Classical Minimizers

In the near-term many quantum computational chemistry algorithms use a combination of classical and quantum computational resources. Typically, hybrid quantum-classical approaches to finding Hamiltonian eigenvalues and eigenstates involve the minimization of a cost function, which is often the energy. The variables of the cost function are updated on a classical device, and the value of the cost function at each iteration is evaluated on a quantum device. To facilitate algorithms of this type, a variety of minimization methods are available in the InQuanto package. Each of the minimizers contains a minimize() method, which can be called by the user or by algorithms objects as part of the workflow. In this section, we will implement a bespoke state-vector VQE routine with gradients to showcase a few of the available minimizers.

MinimizerScipy

The simplest minimizer option available in InQuanto is the InQuanto MinimizerScipy class, which wraps the SciPy suite of minimizer classes into an InQuanto object. Below, we implement and optimize a VQE objective function using the conjugate gradient method to demonstrate the functionality of the minimizer classes, and the additional control that familiarity with these objects can provide. First, we load in a Hamiltonian from the express module:

from inquanto.express import load_h5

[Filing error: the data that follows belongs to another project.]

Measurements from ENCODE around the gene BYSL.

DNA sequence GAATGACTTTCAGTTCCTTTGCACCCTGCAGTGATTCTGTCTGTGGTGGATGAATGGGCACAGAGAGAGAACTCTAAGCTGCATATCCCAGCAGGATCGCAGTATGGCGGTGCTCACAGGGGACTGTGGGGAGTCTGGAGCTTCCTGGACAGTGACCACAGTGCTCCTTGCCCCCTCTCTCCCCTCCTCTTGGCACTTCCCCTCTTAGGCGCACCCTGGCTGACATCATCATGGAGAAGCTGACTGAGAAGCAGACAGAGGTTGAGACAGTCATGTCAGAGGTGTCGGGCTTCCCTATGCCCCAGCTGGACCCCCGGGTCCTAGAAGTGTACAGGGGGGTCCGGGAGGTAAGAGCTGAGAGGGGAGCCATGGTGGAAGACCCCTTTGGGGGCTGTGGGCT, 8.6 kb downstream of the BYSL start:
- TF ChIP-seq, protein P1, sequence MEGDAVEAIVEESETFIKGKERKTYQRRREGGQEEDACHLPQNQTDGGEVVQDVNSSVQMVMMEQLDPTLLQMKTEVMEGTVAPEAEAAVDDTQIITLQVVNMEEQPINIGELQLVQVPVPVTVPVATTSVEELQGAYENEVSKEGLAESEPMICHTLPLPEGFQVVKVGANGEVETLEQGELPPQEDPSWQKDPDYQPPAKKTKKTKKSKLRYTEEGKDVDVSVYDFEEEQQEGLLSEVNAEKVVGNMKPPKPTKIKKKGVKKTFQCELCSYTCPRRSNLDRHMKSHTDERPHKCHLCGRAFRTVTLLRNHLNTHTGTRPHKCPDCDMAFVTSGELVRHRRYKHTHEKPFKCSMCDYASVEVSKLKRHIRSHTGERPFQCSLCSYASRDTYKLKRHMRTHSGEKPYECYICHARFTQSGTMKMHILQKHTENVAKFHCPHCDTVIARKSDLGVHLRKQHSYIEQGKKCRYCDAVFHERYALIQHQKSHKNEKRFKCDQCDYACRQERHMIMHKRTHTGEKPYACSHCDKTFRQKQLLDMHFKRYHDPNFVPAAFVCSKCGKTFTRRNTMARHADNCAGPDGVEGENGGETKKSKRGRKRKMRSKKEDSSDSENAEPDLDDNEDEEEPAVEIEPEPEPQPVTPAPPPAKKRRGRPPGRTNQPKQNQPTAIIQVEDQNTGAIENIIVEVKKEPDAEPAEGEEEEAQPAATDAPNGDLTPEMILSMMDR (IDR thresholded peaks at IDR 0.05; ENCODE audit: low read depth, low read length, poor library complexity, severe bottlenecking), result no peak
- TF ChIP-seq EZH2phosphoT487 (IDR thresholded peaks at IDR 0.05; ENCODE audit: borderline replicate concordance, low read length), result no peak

from inquanto.spaces import FermionSpace
from inquanto.mappings import QubitMappingJordanWigner

h2_sto3g = load_h5("h2_sto3g.h5")
hamiltonian = h2_sto3g["hamiltonian_operator"]
space = FermionSpace(4)
state = space.generate_occupation_state_from_list([1, 1, 0, 0])
qubit_hamiltonian = QubitMappingJordanWigner().operator_map(hamiltonian)

We now choose an ansatz (UCCSD), and prepare functions to compute the energy and energy gradient, which will be the VQE objective and VQE gradient functions respectively:

from inquanto.ansatzes import FermionSpaceAnsatzUCCSD
from inquanto.computables import ExpectationValue, ExpectationValueDerivative
from inquanto.core import dict_to_vector
from inquanto.protocols import SparseStatevectorProtocol
from pytket.extensions.qiskit import AerStateBackend
import numpy as np

ansatz = FermionSpaceAnsatzUCCSD(space, state)
parameters = ansatz.state_symbols.construct_zeros()
sv_protocol = SparseStatevectorProtocol(AerStateBackend())

ev = ExpectationValue(kernel=qubit_hamiltonian, state=ansatz)
evg = ExpectationValueDerivative(ansatz, qubit_hamiltonian, ansatz.free_symbols_ordered())

def vqe_objective(variables):
    parameters = ansatz.state_symbols.construct_from_array(variables)
    sv_evaluator = sv_protocol.get_evaluator(parameters)
    return ev.evaluate(sv_evaluator).real

def vqe_gradient(variables):
    parameters = ansatz.state_symbols.construct_from_array(variables)
    sv_evaluator = sv_protocol.get_evaluator(parameters)
    gradient_dict = evg.evaluate(sv_evaluator)
    return dict_to_vector(ansatz.free_symbols_ordered(), gradient_dict)

print("VQE energy with parameters at [0, 0, 0]:", vqe_objective(np.zeros(3)))
print("Gradients of parameters at [0, 0, 0]:", vqe_gradient(np.zeros(3)))
VQE energy with parameters at [0, 0, 0]: -1.1175058842043306
Gradients of parameters at [0, 0, 0]: [0.359 0.    0.   ]

It should be noted that the minimizers work with NumPy arrays, not InQuanto SymbolDict or SymbolSet parameter objects. The parameter objects compatible with the computables objects can be constructed with the construct_from_array() method as shown above.